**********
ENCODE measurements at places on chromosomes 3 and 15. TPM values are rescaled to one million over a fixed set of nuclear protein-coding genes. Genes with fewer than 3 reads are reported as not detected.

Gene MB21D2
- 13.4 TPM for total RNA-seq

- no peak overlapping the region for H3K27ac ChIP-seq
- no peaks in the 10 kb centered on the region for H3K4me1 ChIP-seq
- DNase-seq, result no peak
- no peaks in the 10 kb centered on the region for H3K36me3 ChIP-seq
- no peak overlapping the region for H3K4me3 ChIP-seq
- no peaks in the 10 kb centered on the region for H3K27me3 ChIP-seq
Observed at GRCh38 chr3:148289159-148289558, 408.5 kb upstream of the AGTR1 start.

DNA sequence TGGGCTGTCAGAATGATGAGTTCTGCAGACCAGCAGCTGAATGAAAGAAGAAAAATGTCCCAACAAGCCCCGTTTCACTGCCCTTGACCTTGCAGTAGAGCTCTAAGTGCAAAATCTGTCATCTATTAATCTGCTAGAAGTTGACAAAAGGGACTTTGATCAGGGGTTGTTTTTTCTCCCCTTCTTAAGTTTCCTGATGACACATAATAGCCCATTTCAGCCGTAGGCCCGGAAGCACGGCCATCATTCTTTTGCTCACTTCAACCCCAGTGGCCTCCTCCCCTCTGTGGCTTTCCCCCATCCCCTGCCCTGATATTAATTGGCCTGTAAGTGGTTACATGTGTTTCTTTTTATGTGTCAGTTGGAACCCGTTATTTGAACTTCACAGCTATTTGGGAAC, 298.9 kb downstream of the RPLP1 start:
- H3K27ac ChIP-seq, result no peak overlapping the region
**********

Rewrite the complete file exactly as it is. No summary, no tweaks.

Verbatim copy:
ENCODE measurements at places on chromosomes 3 and 15. TPM values are rescaled to one million over a fixed set of nuclear protein-coding genes. Genes with fewer than 3 reads are reported as not detected.

Gene MB21D2
- 13.4 TPM for total RNA-seq

- no peak overlapping the region for H3K27ac ChIP-seq
- no peaks in the 10 kb centered on the region for H3K4me1 ChIP-seq
- DNase-seq, result no peak
- no peaks in the 10 kb centered on the region for H3K36me3 ChIP-seq
- no peak overlapping the region for H3K4me3 ChIP-seq
- no peaks in the 10 kb centered on the region for H3K27me3 ChIP-seq
Observed at GRCh38 chr3:148289159-148289558, 408.5 kb upstream of the AGTR1 start.

DNA sequence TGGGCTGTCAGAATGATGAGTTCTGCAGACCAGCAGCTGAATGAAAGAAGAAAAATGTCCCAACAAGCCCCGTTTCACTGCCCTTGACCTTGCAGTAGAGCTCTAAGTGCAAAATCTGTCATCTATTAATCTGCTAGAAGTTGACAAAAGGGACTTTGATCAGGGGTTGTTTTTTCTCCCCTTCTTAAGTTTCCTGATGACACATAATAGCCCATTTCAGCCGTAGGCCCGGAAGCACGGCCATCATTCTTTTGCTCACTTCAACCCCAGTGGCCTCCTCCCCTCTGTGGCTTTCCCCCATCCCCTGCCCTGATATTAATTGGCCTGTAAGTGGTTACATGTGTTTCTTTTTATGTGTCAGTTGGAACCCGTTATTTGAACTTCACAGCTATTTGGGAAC, 298.9 kb downstream of the RPLP1 start:
- H3K27ac ChIP-seq, result no peak overlapping the region